Don't Mess with Nature
Don't Mess with Nature: Banking on Nature
Season 1, Ep. 9
Banking on Nature is a tale of two banks, in fact a tale of two governors of the Bank of England, the first and the last. The story starts with the first governor of the bank of England, a man called William Paterson and his disastrous Darien colony in Panama, the remains of which were uncovered as part of a scientific and archaeological exploration I joined as a young explorer. William Paterson didn't bank on nature, and it cost him dearly. But the last governor of the Bank of England, Mark Carney did. His global Task Force for Climate-related Financial Disclosures together with Michael Bloomberg as chairman launched in December 2015 as a fantastic Christmas present to the planet and made it vital for the finance sector to report on the climate liabilities in their portfolios. By putting climate disclosure as a requirement, voluntary for the finance sector, it forced people to start thinking about climate change seriously. Because unless we change the movement of money, we're going to continue to finance ourselves into extinction. And in this podcast, you'll hear about how a new task force, the Task Force for Nature-related Financial Disclosure began and gathered momentum and will, we believe, be another vital gift for our planet.
Season 1, Ep. 8
Did you know that each elephant's footprint has a unique pattern which can be used to identify individuals? In the natural world, evolution tends to make animals bigger, But even the biggest creatures, like elephants, can be extraordinarily gentle with their footprint. In the financial world size matters too. Banks and financial institutions are all getting bigger. In fact, there's a fascinating statistic that the largest 1% of the world's financial houses manage over 60% of total industrial assets. Can you imagine the concentration of power that means?So what kind of a footprint does finance have? And how can we make finance gentle with its footprint around the world? Impact investing which is focused on producing a social and environmental impact while also generating a profit has gathered a lot of attention in recent years. But how do we transition into impact investments that produce a purpose?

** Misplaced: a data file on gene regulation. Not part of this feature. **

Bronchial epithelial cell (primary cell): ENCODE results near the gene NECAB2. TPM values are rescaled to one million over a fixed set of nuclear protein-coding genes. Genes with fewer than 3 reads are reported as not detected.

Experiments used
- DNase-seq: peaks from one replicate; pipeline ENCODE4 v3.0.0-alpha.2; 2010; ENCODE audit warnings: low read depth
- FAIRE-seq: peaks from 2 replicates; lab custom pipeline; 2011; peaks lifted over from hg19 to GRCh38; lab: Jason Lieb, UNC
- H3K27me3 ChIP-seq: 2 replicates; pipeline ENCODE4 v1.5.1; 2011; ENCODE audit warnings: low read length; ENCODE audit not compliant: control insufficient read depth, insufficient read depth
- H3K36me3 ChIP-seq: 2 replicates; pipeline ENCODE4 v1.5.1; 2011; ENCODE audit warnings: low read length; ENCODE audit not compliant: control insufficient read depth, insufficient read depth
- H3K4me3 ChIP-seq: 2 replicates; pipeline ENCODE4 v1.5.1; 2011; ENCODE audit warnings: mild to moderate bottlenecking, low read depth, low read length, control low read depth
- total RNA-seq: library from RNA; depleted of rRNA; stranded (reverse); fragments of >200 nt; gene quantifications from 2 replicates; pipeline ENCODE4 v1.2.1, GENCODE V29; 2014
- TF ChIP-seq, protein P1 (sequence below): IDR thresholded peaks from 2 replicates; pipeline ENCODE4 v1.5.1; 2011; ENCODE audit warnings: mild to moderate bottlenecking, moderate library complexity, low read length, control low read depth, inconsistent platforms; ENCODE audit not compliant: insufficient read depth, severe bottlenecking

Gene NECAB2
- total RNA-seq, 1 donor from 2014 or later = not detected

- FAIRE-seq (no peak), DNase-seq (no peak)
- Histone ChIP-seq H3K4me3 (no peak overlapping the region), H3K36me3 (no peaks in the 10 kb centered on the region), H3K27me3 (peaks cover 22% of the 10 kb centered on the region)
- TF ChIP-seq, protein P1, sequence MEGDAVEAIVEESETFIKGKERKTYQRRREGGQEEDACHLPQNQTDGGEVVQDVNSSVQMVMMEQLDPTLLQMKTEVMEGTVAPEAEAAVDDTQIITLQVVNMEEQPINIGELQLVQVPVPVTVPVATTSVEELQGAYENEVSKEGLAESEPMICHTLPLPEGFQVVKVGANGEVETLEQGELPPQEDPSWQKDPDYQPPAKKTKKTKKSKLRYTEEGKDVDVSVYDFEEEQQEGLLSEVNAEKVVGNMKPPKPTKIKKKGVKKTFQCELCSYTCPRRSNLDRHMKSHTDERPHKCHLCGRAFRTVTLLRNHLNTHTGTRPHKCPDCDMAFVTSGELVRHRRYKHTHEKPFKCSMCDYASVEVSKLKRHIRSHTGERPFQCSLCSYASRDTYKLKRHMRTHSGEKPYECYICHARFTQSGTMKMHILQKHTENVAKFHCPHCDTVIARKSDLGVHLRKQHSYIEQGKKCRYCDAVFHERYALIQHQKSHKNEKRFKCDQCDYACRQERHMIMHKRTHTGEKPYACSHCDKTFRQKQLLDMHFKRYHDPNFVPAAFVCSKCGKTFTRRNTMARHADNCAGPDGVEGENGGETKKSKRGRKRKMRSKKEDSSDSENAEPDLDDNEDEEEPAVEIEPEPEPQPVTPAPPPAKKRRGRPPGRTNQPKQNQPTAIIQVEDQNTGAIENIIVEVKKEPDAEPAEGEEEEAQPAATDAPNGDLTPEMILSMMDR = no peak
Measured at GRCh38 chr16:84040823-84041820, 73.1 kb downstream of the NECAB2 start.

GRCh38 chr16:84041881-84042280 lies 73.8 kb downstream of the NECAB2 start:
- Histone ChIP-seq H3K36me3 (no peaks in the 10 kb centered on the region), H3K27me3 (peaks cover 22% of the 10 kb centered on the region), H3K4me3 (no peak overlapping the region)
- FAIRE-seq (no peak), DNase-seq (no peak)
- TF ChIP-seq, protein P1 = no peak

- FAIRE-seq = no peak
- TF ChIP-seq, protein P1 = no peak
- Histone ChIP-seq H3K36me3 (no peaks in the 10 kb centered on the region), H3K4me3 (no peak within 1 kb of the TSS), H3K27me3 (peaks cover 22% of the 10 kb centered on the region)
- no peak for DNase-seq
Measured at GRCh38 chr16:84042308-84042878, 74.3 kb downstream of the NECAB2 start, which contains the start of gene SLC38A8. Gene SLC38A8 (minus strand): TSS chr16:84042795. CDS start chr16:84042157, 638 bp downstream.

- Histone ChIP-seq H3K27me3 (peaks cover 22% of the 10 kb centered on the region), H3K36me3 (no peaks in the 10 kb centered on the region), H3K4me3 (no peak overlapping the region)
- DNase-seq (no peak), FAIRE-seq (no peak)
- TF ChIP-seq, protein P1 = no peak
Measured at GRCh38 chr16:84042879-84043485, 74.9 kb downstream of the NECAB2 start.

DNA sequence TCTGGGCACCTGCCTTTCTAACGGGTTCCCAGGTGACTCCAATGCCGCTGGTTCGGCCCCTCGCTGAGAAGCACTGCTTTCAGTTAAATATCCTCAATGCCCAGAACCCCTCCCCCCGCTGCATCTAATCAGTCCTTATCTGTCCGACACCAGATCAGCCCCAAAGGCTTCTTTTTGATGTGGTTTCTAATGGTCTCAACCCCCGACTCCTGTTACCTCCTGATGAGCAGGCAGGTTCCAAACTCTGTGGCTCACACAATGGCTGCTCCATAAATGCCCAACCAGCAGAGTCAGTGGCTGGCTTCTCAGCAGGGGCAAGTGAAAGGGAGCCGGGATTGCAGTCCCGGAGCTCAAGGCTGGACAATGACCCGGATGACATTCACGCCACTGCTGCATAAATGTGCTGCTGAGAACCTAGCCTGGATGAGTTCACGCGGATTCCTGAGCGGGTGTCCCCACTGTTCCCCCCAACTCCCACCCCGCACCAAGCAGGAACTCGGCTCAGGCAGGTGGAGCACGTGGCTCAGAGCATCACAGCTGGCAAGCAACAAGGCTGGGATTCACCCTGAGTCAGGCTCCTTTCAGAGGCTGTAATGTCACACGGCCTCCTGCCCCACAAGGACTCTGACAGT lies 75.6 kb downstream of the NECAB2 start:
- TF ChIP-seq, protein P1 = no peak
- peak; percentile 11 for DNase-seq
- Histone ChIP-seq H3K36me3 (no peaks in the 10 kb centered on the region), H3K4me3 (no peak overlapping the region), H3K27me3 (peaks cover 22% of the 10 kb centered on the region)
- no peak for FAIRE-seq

Don't Mess with Nature: Billion Dollar Bonds
Season 1, Ep. 7
What could you do with a billion dollars to save nature? The answer could be a billion dollar landscape bond - a form of green bond that could protect nature while existing in the world of big finance. This podcast will take you on an expedition from bat-infested caves to palm oil plantations and how the idea for the first billion dollar bond was created.It's a staggering statistic that 50% of the world's palm oil comes from small families with a couple of hectares, who are trying to feed and educate their children. But palm trees only live for about 25 years, and many of these families can't afford the 'valley of death' between planting new trees and being able to harvest. So how can we help reform the palm oil industry in a way which is more sustainable and doesn’t destroy forests? By aggregating a lot of small financial opportunities and packaging them together, you can make a much bigger one. And that's what you offer to the market. The benefits? Better palm oil plantations, which are not just monocultures, but provide for much more biodiversity. Wouldn't you prefer to have projects like that in your pension plan?